Geoff Shackelford: A Plea for the Wee Par Three

No hole in golf offers a richer combination of fun and fright for pros and amateurs alike than the short one-shotter

The wee par three is having a moment. Surprising as it is to believe, the little knee-knocking, heart-stopping thrillers had fallen out of favor, one-shotters under 155-or-so yards becoming victims as developers and architects chased mythical, marketable, 7,000 yard back tees thinking anything less was substandard. Having something “short” on the card or, heaven forbid, more than one short par three, would torpedo the pointless pursuit of length that no one needs.

Why 155? Because 150 would rule out Augusta National’s 12th, and it certainly belongs on the list of cute little holes adorable to all unless you’re trying to protect a Masters lead.

wee par three
Royal Troon 8th hole (photo by Kevin Murray)

“There’s something about the topography, the trees, the wind, the beauty,” said Masters Chairman Fred Ridley this year when asked about lengthening the hole. “It is such an iconic hole that’s had so many important moments in the Masters that I’m not sure that another 10 yards would really make a difference. Players are hitting short irons, but it doesn’t seem to matter, the hole is very difficult.”

Short is relative in today’s golf, where modern iron lofts mean elites are hitting “gap” wedges from 150 and the rest of us hit an 8-iron when a 7 used to be needed. But for argument’s sake, 155 seems about the limit since anything longer starts to feel a little out of reach. Ideally, a standout short par three falls in the 110-to-135 range and the golfer can count at least four grooves standing over the ball. Anything longer starts to seem less like a cute kid and more like an annoying teenager.

Short par fours started this return to sanity. They continue to be demanded by golfers and tournament watchers as the last relatable holes where anything can happen. Everyone can play them. Everyone can fall victim to their temptations. Sometimes they even allow a chop to take down a stick.

Diminutive par threes share similar dynamics. Even heavily bunkered or watery ones seem more lovable to more people. The size is right. We can see the ball land, wrap our head around their small scale, and we don’t mind if the architect goes a little crazy with them.

The emergence of wee threes owes a lot to pros who are pushing hardest for them. Go figure. The same logoclads who used to loathe the island green at TPC Sawgrass have not only come to grips with that yearly spectacle, they ask why golf deprives us of more. Usually, the whining about long par threes comes during weeks when they have to play super-long par threes. Ben Hogan once labeled Riviera’s 238-yard 4th as the greatest par-three hole in America and for reasons both understandable and irrational, the same hole is now loathed by the people best armed with length, skill, and clubs to handle it.

Royal Troon's 8th hole, "The Postage Stamp"
Royal Troon’s 8th hole, “The Postage Stamp” (photo by Kevin Murray)

In July, the 123-yarder that most legitimized the wee three will again highlight for the golf world how we can never have enough do-or-die shorties.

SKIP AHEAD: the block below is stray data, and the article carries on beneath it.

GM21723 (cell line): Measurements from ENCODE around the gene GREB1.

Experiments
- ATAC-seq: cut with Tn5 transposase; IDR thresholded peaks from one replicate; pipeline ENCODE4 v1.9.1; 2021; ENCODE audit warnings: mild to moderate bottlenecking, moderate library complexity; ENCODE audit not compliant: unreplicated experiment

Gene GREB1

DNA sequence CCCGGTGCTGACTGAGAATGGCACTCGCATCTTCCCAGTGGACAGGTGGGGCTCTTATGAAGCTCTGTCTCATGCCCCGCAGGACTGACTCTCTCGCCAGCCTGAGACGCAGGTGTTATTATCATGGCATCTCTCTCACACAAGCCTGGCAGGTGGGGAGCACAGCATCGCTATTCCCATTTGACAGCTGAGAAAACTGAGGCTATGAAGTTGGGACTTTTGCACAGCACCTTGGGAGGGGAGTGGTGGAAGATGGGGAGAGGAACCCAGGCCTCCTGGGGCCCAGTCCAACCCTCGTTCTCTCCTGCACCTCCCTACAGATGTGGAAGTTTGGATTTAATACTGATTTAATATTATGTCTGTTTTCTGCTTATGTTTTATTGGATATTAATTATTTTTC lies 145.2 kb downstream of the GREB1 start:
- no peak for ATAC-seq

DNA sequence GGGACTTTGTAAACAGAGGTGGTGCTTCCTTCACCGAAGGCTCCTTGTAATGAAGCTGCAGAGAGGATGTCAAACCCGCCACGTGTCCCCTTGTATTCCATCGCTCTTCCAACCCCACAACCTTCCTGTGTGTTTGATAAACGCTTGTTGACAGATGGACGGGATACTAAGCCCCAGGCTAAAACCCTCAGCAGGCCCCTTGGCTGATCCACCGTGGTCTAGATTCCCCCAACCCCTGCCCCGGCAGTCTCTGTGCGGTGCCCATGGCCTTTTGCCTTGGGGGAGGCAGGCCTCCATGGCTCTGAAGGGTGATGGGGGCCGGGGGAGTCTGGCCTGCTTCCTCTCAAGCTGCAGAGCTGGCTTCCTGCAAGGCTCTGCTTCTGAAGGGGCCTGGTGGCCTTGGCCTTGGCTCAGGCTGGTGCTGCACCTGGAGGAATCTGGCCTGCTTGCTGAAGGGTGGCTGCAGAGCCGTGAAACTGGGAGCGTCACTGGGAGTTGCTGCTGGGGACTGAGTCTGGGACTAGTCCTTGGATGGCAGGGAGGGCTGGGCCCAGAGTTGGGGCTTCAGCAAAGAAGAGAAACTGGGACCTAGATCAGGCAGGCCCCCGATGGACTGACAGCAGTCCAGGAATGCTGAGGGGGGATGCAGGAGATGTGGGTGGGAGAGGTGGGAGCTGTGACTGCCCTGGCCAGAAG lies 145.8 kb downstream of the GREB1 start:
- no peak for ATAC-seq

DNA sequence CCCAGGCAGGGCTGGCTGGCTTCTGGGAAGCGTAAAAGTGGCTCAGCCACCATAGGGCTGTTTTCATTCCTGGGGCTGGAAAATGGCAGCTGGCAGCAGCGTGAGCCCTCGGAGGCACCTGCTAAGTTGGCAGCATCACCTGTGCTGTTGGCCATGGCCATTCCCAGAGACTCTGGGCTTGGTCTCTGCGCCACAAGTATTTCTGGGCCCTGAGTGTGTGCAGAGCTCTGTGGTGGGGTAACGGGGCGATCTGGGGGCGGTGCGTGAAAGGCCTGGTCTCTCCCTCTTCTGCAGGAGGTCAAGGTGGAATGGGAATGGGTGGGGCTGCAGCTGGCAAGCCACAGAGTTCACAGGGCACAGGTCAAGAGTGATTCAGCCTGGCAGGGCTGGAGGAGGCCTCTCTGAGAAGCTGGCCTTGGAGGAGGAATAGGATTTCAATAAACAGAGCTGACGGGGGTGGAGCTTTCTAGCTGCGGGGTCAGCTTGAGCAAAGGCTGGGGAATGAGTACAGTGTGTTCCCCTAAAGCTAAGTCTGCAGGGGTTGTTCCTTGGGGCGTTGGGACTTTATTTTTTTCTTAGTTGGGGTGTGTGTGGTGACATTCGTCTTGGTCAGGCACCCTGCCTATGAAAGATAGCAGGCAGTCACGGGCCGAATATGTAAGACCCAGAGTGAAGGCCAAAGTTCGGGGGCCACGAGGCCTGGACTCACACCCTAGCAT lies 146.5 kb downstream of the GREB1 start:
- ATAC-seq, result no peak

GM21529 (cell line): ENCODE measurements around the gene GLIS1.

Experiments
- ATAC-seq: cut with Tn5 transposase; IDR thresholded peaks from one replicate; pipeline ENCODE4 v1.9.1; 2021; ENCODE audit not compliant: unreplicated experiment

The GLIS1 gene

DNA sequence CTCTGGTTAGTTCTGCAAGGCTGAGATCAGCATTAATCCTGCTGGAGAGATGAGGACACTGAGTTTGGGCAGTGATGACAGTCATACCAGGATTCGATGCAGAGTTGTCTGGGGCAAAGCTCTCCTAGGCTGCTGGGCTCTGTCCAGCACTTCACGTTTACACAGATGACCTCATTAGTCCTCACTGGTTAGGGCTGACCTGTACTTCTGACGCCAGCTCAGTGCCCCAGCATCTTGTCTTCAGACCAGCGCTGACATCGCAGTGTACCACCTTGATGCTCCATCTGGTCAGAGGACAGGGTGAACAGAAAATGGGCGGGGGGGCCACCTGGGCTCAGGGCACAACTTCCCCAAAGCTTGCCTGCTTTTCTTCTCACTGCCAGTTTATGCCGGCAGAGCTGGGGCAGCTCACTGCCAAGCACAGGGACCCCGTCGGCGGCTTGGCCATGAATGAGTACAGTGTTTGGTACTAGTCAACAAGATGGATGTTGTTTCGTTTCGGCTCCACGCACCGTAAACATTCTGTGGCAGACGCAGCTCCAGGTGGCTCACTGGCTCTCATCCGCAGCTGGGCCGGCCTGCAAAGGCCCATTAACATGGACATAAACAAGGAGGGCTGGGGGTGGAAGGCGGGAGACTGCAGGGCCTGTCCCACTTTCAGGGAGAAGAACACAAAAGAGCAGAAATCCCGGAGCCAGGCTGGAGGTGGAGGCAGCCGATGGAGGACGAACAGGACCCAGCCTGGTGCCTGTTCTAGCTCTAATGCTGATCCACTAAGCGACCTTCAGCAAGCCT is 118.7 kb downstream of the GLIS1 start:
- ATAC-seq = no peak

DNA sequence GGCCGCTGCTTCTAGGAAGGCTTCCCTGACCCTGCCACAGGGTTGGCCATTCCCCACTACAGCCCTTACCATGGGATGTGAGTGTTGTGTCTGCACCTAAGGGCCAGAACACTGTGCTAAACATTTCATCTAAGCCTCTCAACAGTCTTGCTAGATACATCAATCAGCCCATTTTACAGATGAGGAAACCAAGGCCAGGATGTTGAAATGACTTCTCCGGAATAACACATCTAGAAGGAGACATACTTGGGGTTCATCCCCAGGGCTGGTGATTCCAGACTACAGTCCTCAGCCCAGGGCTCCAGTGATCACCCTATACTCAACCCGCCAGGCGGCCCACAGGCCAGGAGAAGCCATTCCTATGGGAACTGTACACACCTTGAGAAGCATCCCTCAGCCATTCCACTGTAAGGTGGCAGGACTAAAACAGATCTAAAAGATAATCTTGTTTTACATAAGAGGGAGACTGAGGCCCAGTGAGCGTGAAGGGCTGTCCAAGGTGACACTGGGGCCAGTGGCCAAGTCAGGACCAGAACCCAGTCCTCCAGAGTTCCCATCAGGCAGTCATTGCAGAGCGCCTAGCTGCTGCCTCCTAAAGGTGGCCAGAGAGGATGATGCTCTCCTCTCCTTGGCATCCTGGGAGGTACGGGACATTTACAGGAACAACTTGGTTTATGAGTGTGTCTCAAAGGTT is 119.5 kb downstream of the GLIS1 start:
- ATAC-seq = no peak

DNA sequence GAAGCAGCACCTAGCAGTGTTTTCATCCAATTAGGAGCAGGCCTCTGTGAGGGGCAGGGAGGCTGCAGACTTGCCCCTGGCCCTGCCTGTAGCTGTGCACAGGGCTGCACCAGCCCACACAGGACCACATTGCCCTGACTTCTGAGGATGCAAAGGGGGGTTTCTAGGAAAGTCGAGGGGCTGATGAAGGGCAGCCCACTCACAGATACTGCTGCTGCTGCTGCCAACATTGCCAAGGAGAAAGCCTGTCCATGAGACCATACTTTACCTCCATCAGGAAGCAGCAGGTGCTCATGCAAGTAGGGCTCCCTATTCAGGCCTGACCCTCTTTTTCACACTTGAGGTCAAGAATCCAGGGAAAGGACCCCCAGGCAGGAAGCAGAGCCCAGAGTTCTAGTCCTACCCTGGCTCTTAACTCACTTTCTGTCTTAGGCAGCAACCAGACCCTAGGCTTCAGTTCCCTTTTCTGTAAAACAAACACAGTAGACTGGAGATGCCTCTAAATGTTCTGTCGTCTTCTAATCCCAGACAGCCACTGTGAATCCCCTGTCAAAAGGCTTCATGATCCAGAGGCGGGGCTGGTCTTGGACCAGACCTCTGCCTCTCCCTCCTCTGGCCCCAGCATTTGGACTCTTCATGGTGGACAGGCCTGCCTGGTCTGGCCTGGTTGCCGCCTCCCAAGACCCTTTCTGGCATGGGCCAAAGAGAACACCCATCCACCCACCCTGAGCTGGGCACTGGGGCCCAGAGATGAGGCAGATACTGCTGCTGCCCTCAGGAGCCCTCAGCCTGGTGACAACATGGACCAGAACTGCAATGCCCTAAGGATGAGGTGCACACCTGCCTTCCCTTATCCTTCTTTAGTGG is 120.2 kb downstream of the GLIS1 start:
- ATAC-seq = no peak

Royal Troon’s 8th hole, “The Postage Stamp,” was a 1909 creation of the club’s head pro, Willie Fernie. He took a long and blind three over a dune and set today’s green into the sandhill. Apparently, a small opening had to be closed, so the five-time Open Champion James Braid added two now infamous bunkers before Troon hosted its first Open in 1923. The hole hasn’t changed since.

While the Postage Stamp did not spawn as many shorties as golfers would like, its center-stage status this summer should keep the passion for them alive. Plenty of other forces have made it practically mandatory for new courses to have a par three under 150 and remodeled layouts to scrap back tees forced on unsuspecting shorties. There is no law saying existing courses are prohibited from shortening a par three in the name of fun.

The newfound joy of par-3 courses is also helping. It all started at Augusta and is now fueled by seemingly every great golf resort realizing they’d better have one—or two in Bandon’s case. So have the architects.

“We always try to do a short three,” says Ben Crenshaw of his designs with Bill Coore. “They’re fun for everybody.”

Architect Martin Ebert and the R&A added the “Little Eye” in a dramatic change to Royal Liverpool’s finish for last year’s Open. While the hole received mixed reviews and has since been toned down a touch despite never producing the predicted spills and cruelty-induced thrills, its addition to a storied links would have been an unthinkable nod to trends even a decade ago. Now everyone wants to see the big hitters brought to their knees by a wee three.

There is also a comic relief element to the shorties. In April, the PGA Tour visited Tom Doak’s remodeled Memorial Park in Houston and the centerpiece was the short 15th suggested by player consultant Brooks Koepka. Certain hole locations were not meant to be played, in much the same way only a sucker goes at the far-right flagstick on Augusta’s 12th. Yet the data-driven, launch-monitor-honed giants of the game succumbed to temptation, took on the pin, and racked up big scores. Unless you were a close friend, family member, or the caddie watching your percentages decline, it was must-see TV.

Maybe their cartoonish ability to cause trouble with so little acreage will keep the wild, weird, and wacky wee threes coming. At the very least, their emergence should put an end to the mysterious desire to keep making one-shotters longer. In a sport that still doles out more than its share of cruelty, we can all use the laughs elicited by a good old fashioned short par three.

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